NASHVILLE – Expect a slightly better year for hospital chains financially as consumers use more medical services and patient volumes stabilize, a panel of Wall Street analysts agreed here Wednesday.
But what happens in Washington and in the broader U.S. economy are also likely to be key factors in determining the direction of the health-care industry.
“Everything else will turn on that,” said Wayne T. Smith, chief executive of the Franklin-based Community Health Systems hospital chain. Smith was moderator of a Nashville Health Care Council panel discussion on Wall Street’s outlook for health-care stocks.
Going into last year, optimism was high for a rebound in consumer use of medical services. Those expectations didn’t fully materialize, though, and uncertainty about reimbursement cuts, including a joint committee of Congress looking for ways to reduce the federal deficit, weighed on investors.
“The big question mark is volume trends,” said Adam Feinstein, an analyst at Barclays Capital in New York, who expects more stability this year.
Overall, analysts expect fewer headwinds out of Washington. But with the U.S. Supreme Court expected to hear a legal challenge to the health-care reform law and the upcoming U.S. presidential elections, executives and analysts say they intend to keep a close eye on developments in the nation’s capital.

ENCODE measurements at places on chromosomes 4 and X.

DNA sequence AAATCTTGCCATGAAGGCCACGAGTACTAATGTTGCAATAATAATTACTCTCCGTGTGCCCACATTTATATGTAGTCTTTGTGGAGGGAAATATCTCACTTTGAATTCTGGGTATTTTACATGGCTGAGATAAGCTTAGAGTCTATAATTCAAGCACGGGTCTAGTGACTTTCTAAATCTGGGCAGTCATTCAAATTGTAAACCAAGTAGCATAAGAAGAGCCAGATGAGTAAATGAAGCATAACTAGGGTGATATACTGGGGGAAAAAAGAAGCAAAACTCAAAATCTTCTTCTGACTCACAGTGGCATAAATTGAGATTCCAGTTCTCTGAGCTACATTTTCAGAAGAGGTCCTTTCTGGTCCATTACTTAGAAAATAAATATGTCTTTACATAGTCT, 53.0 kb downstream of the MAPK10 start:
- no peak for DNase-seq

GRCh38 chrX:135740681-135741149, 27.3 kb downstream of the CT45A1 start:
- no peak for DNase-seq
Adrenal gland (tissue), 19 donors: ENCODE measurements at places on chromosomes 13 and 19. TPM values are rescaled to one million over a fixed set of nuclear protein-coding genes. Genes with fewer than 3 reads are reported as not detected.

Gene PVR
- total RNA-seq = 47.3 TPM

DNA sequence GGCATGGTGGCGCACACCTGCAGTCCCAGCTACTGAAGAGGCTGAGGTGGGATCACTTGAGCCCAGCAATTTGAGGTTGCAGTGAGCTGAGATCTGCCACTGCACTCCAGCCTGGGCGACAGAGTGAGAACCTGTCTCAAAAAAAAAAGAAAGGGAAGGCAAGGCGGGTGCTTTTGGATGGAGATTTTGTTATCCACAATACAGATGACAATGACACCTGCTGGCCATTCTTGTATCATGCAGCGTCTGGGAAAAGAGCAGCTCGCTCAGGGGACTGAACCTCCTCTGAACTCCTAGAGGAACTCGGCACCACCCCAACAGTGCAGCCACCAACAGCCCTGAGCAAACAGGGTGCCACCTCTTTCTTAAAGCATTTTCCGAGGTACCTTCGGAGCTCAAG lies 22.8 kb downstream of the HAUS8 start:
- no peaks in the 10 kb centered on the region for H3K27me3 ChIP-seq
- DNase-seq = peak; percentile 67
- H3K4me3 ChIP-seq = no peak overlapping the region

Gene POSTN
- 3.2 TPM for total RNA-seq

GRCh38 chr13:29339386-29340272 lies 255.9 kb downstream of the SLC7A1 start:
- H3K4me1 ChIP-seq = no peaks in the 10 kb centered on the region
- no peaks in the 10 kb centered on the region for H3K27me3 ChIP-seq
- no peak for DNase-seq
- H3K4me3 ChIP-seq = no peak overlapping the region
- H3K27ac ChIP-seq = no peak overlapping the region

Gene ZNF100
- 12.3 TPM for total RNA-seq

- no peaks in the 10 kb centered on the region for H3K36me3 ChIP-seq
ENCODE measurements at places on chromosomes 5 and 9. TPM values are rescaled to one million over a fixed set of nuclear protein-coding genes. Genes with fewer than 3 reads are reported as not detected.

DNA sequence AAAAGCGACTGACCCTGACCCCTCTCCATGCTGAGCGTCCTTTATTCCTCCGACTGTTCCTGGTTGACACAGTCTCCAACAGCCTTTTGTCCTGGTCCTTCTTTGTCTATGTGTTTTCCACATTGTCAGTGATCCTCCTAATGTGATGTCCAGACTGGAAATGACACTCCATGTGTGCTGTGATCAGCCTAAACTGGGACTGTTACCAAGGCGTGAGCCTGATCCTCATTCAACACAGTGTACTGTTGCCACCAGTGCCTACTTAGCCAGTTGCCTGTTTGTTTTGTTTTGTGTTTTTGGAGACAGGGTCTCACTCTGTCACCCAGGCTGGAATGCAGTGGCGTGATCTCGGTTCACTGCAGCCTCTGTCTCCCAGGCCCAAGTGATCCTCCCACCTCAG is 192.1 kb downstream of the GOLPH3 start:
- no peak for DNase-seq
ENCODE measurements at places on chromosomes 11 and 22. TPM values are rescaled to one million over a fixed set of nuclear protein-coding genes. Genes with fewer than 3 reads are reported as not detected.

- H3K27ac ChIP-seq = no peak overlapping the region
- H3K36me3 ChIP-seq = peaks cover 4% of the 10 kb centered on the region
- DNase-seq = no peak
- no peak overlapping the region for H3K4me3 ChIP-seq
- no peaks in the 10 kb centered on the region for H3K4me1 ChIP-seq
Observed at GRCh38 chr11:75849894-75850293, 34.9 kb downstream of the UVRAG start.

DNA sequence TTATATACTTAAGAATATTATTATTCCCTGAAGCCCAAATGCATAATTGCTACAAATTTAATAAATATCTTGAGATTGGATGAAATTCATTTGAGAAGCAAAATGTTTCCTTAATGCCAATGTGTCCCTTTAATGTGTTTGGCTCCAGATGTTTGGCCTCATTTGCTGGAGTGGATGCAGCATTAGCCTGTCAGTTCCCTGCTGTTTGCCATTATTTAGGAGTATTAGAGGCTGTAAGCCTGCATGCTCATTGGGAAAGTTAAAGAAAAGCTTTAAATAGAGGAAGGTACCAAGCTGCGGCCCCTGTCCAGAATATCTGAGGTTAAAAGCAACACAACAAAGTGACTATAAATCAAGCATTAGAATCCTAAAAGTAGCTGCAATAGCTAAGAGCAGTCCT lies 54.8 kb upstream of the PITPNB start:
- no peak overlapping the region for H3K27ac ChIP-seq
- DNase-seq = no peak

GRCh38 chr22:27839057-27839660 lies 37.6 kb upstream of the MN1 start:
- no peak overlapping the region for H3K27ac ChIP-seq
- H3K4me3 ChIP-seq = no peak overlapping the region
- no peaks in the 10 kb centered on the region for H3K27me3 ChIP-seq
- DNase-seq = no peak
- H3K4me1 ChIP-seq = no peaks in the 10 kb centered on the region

Analyst A.J. Rice of Susquehanna Financial Group in New York said the Supreme Court’s ruling could have a significant impact on November’s presidential elections.
“If the Supreme Court upholds it, it gives (President Obama) tremendous momentum going into the fall – it enhances his prospects a lot,” Rice said. “If it gets voted down, then all the Republican arguments of overreaching are going to come to bear, and they can point to the Supreme Court as well.”
Pharmacy benefits managers should be among beneficiaries of the health-care reform law as more Americans become insured with drug benefits. More well-known branded drugs going generic also should help that sector, said analyst Frank Morgan with RBC Capital Markets in Nashville.
On mergers and acquisitions, analysts see more deals in the hospital sector because of an availability of capital and some not-for-profit hospitals struggling financially. That should push some nonprofits to pair with larger chains.Nashville-area startups and new players such as RegionalCare Hospital Partners and Acadia Healthcare should also play a role in consolidating their respective niches, analyst Rice said.
Rice sees consolidation in the managed care sector ahead because of regulatory changes pushing some players to reduce their administrative costs. He cited as an example Cigna closing its $3.8 billion acquisition of HealthSpring this week.
Feinstein of Barclays Capital expects fewer initial public offerings by hospitals and other health-care companies compared to 2011 when the Nashville-based HCA hospital chain returned to being publicly traded and Vanguard Health Systems made its publicly traded debut.